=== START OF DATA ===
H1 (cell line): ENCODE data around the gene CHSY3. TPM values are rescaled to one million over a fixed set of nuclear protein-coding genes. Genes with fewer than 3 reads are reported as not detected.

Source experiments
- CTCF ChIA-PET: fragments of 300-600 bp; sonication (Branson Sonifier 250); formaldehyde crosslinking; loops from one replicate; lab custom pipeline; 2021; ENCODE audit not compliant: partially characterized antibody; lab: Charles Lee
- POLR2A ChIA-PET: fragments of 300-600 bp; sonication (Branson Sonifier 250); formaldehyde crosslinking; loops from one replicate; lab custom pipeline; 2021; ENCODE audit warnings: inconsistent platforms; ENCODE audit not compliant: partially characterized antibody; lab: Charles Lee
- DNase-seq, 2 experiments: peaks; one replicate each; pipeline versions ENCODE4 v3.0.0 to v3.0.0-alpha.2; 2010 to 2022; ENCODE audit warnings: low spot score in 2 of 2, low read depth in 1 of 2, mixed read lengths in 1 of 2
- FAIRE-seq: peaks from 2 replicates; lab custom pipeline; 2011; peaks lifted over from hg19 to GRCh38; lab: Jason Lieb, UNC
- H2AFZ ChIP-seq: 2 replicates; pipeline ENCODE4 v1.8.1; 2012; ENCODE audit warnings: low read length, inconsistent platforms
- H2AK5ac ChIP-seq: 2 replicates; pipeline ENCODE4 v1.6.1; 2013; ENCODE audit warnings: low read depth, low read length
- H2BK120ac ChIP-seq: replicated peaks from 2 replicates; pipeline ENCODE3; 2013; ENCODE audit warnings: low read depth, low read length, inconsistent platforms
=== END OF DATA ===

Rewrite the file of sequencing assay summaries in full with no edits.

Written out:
H1 (cell line): ENCODE data around the gene CHSY3. TPM values are rescaled to one million over a fixed set of nuclear protein-coding genes. Genes with fewer than 3 reads are reported as not detected.

Source experiments
- CTCF ChIA-PET: fragments of 300-600 bp; sonication (Branson Sonifier 250); formaldehyde crosslinking; loops from one replicate; lab custom pipeline; 2021; ENCODE audit not compliant: partially characterized antibody; lab: Charles Lee
- POLR2A ChIA-PET: fragments of 300-600 bp; sonication (Branson Sonifier 250); formaldehyde crosslinking; loops from one replicate; lab custom pipeline; 2021; ENCODE audit warnings: inconsistent platforms; ENCODE audit not compliant: partially characterized antibody; lab: Charles Lee
- DNase-seq, 2 experiments: peaks; one replicate each; pipeline versions ENCODE4 v3.0.0 to v3.0.0-alpha.2; 2010 to 2022; ENCODE audit warnings: low spot score in 2 of 2, low read depth in 1 of 2, mixed read lengths in 1 of 2
- FAIRE-seq: peaks from 2 replicates; lab custom pipeline; 2011; peaks lifted over from hg19 to GRCh38; lab: Jason Lieb, UNC
- H2AFZ ChIP-seq: 2 replicates; pipeline ENCODE4 v1.8.1; 2012; ENCODE audit warnings: low read length, inconsistent platforms
- H2AK5ac ChIP-seq: 2 replicates; pipeline ENCODE4 v1.6.1; 2013; ENCODE audit warnings: low read depth, low read length
- H2BK120ac ChIP-seq: replicated peaks from 2 replicates; pipeline ENCODE3; 2013; ENCODE audit warnings: low read depth, low read length, inconsistent platforms